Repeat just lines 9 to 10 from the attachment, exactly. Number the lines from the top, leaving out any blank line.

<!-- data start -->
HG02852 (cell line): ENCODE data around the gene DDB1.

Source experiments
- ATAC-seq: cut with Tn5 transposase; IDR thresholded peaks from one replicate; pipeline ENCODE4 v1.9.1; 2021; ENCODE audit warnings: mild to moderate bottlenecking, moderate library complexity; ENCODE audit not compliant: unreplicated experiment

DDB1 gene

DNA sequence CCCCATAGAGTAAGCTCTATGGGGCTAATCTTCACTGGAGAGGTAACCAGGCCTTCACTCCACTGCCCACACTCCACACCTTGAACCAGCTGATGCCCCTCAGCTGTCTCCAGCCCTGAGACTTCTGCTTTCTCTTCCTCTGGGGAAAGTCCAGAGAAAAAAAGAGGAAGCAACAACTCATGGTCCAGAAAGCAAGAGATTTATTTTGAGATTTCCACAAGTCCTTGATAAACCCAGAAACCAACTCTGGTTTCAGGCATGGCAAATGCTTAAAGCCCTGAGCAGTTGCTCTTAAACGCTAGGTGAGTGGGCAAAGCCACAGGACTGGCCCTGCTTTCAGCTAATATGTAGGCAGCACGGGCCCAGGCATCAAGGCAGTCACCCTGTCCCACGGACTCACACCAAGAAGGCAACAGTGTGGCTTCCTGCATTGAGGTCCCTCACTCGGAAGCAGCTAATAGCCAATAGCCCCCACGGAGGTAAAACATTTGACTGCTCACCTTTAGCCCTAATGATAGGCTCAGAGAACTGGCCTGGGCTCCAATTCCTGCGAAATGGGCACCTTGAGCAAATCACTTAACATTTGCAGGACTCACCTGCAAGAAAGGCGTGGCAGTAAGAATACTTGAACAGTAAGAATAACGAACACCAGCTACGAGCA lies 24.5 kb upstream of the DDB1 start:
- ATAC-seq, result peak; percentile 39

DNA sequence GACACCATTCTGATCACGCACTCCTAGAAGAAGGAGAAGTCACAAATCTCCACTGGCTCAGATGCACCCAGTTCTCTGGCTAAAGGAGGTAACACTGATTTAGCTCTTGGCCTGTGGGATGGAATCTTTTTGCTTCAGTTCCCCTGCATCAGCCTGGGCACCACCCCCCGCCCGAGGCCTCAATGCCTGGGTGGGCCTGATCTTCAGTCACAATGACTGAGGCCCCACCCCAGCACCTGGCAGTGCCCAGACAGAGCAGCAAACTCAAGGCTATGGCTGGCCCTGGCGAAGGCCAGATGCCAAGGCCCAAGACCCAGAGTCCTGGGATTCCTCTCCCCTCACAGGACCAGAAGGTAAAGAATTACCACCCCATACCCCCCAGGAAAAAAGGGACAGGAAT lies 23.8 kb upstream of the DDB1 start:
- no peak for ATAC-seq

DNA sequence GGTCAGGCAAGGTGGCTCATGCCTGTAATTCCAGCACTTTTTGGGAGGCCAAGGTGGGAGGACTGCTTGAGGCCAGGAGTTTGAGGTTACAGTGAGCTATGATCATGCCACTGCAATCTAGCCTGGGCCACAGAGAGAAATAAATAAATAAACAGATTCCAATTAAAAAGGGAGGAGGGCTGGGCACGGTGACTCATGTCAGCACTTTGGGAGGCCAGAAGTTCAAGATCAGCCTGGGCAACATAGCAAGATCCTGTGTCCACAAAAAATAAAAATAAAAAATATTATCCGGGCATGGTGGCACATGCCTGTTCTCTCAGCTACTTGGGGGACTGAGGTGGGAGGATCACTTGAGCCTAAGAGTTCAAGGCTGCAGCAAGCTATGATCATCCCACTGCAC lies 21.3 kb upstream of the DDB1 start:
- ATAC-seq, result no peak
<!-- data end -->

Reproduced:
DNA sequence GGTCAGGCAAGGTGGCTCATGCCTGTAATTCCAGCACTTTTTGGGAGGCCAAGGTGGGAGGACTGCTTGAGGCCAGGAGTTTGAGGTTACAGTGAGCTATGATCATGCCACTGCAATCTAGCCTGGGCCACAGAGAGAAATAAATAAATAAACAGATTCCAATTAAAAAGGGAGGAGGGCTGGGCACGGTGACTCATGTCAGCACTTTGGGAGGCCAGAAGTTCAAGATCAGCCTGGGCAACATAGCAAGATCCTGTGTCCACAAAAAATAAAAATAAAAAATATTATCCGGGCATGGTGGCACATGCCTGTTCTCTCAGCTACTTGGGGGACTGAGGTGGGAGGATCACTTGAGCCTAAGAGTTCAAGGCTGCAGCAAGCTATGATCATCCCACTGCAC lies 21.3 kb upstream of the DDB1 start:
- ATAC-seq, result no peak